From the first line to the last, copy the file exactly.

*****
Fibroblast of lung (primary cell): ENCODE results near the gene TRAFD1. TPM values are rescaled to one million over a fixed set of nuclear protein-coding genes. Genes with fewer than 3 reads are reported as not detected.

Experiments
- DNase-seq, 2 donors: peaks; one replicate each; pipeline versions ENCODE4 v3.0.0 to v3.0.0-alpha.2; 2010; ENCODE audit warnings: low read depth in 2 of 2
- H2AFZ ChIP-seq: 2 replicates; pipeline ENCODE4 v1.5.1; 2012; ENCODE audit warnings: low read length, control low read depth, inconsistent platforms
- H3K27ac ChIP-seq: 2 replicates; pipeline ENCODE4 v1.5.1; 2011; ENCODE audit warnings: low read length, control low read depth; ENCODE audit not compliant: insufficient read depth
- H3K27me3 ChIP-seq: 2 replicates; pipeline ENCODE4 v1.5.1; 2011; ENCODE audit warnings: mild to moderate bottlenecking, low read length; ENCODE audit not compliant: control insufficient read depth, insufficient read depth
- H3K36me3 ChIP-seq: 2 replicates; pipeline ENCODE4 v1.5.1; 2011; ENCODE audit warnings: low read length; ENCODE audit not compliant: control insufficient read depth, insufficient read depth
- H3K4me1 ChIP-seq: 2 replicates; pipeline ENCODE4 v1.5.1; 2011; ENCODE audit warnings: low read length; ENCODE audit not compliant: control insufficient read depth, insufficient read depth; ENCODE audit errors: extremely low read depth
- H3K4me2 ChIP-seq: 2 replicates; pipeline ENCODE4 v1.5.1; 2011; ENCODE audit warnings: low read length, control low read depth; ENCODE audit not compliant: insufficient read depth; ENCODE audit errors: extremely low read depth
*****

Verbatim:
Fibroblast of lung (primary cell): ENCODE results near the gene TRAFD1. TPM values are rescaled to one million over a fixed set of nuclear protein-coding genes. Genes with fewer than 3 reads are reported as not detected.

Experiments
- DNase-seq, 2 donors: peaks; one replicate each; pipeline versions ENCODE4 v3.0.0 to v3.0.0-alpha.2; 2010; ENCODE audit warnings: low read depth in 2 of 2
- H2AFZ ChIP-seq: 2 replicates; pipeline ENCODE4 v1.5.1; 2012; ENCODE audit warnings: low read length, control low read depth, inconsistent platforms
- H3K27ac ChIP-seq: 2 replicates; pipeline ENCODE4 v1.5.1; 2011; ENCODE audit warnings: low read length, control low read depth; ENCODE audit not compliant: insufficient read depth
- H3K27me3 ChIP-seq: 2 replicates; pipeline ENCODE4 v1.5.1; 2011; ENCODE audit warnings: mild to moderate bottlenecking, low read length; ENCODE audit not compliant: control insufficient read depth, insufficient read depth
- H3K36me3 ChIP-seq: 2 replicates; pipeline ENCODE4 v1.5.1; 2011; ENCODE audit warnings: low read length; ENCODE audit not compliant: control insufficient read depth, insufficient read depth
- H3K4me1 ChIP-seq: 2 replicates; pipeline ENCODE4 v1.5.1; 2011; ENCODE audit warnings: low read length; ENCODE audit not compliant: control insufficient read depth, insufficient read depth; ENCODE audit errors: extremely low read depth
- H3K4me2 ChIP-seq: 2 replicates; pipeline ENCODE4 v1.5.1; 2011; ENCODE audit warnings: low read length, control low read depth; ENCODE audit not compliant: insufficient read depth; ENCODE audit errors: extremely low read depth